McKinsey Pores Over Eskom Documents in South Africa Graft ProbeBy
U.S. consultant says probe includes any Trillian interactions
McKinsey, Eskom ended work that began 2012 earlier this month
McKinsey & Co. is reviewing hundreds of thousands of documents related to South Africa’s state-owned power utility as part of a probe by the U.S. consultancy that includes any interactions with Trillian Capital Partners Ltd., a company linked to friends of President Jacob Zuma.
Eskom Holdings SOC Ltd. is conducting its own investigation of work done by Trillian Capital, to which the utility said it paid 495 million rand ($38 million) as part of a corporate plan and turnaround program. Eskom interim Chairman Zethembe Khoza said last week that Trillian worked for McKinsey as a subcontractor, which McKinsey denies.
The investigation “involves a detailed review of our client interactions and work at Eskom since 2012” and interactions with supply-development partners over the past three years, McKinsey said Wednesday in an emailed response to questions. Law firm Norton Rose Fulbright is helping with the probe.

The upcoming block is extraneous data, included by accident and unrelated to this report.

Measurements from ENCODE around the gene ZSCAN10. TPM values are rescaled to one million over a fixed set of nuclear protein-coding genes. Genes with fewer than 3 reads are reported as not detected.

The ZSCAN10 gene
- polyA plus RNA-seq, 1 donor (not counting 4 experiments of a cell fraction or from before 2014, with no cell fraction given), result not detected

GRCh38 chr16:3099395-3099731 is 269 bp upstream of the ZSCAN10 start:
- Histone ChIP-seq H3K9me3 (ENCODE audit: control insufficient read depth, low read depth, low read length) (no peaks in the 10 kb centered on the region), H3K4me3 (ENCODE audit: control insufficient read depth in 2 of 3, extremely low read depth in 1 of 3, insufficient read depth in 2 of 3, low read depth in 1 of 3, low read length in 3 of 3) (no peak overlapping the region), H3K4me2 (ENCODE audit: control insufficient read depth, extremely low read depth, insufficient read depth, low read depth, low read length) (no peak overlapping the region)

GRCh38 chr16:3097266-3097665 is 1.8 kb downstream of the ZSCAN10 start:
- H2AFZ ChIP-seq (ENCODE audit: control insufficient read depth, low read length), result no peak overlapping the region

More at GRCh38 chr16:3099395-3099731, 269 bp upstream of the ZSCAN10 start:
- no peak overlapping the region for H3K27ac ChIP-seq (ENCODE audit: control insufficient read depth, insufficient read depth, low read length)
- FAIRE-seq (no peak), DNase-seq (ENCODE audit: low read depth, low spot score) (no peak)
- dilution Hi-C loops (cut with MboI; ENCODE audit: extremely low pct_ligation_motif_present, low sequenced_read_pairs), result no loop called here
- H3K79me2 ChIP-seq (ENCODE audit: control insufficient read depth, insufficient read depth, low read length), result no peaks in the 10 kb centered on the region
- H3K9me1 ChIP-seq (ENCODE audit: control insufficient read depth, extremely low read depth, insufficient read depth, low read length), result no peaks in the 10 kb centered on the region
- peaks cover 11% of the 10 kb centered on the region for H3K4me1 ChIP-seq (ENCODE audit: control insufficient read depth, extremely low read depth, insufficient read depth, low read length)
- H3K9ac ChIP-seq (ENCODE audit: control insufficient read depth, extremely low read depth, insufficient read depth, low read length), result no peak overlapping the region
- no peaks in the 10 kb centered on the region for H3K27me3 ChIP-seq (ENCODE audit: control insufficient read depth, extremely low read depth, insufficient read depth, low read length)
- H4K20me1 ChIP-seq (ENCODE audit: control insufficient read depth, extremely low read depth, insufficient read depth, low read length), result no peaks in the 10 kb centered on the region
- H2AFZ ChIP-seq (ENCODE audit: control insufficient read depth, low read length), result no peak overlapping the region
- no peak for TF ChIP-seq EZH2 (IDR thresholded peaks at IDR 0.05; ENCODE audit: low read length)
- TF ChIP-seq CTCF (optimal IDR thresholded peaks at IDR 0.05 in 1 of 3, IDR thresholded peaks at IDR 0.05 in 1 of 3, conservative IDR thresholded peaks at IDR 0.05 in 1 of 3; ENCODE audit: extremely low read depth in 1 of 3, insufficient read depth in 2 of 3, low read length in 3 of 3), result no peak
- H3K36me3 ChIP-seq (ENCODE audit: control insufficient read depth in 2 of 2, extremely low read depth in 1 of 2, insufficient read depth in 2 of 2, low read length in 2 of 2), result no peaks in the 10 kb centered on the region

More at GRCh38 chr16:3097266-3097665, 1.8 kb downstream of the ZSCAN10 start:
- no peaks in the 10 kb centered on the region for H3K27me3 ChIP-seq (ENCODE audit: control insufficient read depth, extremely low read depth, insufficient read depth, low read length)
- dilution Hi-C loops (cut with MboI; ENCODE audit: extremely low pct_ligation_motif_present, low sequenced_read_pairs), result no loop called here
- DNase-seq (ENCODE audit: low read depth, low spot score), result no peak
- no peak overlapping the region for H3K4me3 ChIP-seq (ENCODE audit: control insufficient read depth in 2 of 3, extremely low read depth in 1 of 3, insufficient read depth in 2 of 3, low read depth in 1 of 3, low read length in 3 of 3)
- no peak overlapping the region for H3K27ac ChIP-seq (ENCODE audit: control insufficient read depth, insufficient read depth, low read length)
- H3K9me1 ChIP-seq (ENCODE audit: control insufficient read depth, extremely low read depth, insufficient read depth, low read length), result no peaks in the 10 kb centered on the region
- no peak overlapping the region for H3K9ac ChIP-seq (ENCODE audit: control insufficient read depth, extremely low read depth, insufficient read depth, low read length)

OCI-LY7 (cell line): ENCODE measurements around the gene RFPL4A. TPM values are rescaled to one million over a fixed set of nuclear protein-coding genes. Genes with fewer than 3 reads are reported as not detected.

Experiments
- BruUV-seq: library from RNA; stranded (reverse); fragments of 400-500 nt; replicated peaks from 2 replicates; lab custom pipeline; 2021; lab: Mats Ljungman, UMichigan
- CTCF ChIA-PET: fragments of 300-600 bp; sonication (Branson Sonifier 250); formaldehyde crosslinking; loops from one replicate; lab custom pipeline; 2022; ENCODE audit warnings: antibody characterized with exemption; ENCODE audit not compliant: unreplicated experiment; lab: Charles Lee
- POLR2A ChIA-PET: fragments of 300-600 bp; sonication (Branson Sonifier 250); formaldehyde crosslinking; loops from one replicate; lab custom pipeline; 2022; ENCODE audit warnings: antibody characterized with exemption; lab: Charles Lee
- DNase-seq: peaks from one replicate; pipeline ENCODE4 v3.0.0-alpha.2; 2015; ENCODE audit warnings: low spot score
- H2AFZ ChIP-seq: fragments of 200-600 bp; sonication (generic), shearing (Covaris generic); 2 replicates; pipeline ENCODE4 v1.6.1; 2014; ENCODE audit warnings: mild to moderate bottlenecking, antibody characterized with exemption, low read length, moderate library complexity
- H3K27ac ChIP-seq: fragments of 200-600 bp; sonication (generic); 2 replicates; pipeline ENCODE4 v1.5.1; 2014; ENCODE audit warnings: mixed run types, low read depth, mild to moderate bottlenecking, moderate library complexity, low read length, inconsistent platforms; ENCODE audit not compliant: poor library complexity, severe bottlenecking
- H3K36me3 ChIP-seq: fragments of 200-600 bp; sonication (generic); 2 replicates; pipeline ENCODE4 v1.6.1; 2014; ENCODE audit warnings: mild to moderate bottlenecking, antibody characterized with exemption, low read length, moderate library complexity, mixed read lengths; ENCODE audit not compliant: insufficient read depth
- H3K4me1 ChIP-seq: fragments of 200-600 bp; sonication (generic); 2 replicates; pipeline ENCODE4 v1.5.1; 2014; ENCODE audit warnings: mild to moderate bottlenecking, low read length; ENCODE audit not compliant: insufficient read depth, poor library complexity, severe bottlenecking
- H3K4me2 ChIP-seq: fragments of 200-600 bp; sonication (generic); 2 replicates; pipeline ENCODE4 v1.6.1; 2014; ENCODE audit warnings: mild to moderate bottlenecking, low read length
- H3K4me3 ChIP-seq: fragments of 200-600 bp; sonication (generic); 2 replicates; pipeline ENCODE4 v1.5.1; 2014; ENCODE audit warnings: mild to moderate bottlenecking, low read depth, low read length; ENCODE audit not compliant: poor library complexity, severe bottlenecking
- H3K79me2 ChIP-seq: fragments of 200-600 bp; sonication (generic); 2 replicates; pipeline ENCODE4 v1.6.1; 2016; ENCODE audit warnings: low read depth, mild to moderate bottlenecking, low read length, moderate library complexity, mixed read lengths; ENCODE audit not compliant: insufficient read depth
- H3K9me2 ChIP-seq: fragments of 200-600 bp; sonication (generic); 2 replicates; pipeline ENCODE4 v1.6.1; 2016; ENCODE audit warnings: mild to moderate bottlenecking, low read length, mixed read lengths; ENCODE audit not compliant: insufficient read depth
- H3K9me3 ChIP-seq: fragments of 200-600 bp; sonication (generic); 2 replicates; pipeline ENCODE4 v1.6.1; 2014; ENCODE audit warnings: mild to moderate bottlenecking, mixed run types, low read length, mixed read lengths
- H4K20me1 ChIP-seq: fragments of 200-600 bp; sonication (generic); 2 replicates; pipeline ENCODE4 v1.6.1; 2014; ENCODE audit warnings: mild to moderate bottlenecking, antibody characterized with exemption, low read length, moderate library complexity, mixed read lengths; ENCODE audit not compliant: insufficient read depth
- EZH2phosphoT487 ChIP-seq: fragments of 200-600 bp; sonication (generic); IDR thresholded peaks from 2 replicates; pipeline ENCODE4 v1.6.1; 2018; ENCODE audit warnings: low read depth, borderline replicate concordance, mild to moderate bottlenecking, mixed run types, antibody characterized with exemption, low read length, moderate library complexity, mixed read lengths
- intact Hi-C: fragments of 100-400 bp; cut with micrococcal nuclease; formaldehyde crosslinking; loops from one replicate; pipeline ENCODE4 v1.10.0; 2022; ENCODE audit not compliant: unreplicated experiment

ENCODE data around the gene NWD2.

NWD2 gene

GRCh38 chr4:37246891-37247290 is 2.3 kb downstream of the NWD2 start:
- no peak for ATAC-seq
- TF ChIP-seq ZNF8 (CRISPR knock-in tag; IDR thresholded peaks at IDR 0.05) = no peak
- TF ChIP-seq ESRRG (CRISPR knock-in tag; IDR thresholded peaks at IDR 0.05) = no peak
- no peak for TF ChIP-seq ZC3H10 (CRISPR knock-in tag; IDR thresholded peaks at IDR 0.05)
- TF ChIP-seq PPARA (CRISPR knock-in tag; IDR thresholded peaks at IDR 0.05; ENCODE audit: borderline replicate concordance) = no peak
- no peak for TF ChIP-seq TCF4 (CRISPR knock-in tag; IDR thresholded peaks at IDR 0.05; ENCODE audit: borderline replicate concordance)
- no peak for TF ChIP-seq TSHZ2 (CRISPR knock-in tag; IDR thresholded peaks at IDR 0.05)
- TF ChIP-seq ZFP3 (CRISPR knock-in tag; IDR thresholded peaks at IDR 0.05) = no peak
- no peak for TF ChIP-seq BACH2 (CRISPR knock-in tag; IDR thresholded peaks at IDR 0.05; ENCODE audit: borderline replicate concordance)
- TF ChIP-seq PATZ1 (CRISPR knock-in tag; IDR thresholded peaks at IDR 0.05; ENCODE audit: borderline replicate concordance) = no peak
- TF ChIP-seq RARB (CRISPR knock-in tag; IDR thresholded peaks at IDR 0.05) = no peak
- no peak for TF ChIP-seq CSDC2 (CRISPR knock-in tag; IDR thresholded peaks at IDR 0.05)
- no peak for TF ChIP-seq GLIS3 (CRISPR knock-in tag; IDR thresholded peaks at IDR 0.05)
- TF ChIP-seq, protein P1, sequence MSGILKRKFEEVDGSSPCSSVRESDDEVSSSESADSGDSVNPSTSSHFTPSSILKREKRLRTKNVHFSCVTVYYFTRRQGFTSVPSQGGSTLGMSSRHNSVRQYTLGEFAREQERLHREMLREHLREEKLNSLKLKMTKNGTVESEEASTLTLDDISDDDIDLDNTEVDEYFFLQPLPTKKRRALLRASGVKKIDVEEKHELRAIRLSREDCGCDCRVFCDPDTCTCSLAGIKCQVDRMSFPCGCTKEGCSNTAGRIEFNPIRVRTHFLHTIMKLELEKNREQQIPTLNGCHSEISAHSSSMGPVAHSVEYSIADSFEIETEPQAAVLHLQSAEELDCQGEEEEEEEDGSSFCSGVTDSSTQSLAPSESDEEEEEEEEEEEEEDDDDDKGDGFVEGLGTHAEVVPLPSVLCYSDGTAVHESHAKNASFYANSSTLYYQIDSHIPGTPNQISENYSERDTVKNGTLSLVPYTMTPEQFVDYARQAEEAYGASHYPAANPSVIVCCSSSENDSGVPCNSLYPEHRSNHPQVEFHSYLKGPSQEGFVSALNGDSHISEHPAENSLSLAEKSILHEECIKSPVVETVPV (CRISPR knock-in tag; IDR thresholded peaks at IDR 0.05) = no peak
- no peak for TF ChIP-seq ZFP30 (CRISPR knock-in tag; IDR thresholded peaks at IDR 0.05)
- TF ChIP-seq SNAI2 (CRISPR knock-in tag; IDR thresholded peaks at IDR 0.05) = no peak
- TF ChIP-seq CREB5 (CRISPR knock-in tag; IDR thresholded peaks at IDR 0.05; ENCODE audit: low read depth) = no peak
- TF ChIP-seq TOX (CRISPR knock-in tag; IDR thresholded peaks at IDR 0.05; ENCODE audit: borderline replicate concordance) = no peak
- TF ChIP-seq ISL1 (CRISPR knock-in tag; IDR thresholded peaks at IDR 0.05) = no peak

The Guptas, who are in business with one of Zuma’s sons, have been at the center of allegations of so-called state capture and undue influence over government institutions. In November, South Africa’s anti-graft ombudsman published a report saying Zuma and some ministers may have breached the government’s code of ethics in their relationship with the family.
A July report into allegations against Trillian by a leading advocate showed the company submitted an invoice for 30.7 million rand to Eskom Chief Financial Officer Anoj Singh in April last year, which was paid the same day.
Salim Essa, a business associate of the Guptas, sold his stake in Trillian, the company said in a statement Wednesday, after reports about the family hindered the financial-services company.
McKinsey, which ended its work with Eskom by mutual agreement on July 10, said that all payments to Trillian were paid directly by the utility. The consultancy also hasn’t discovered anything that would require notification of U.S. authorities, it said.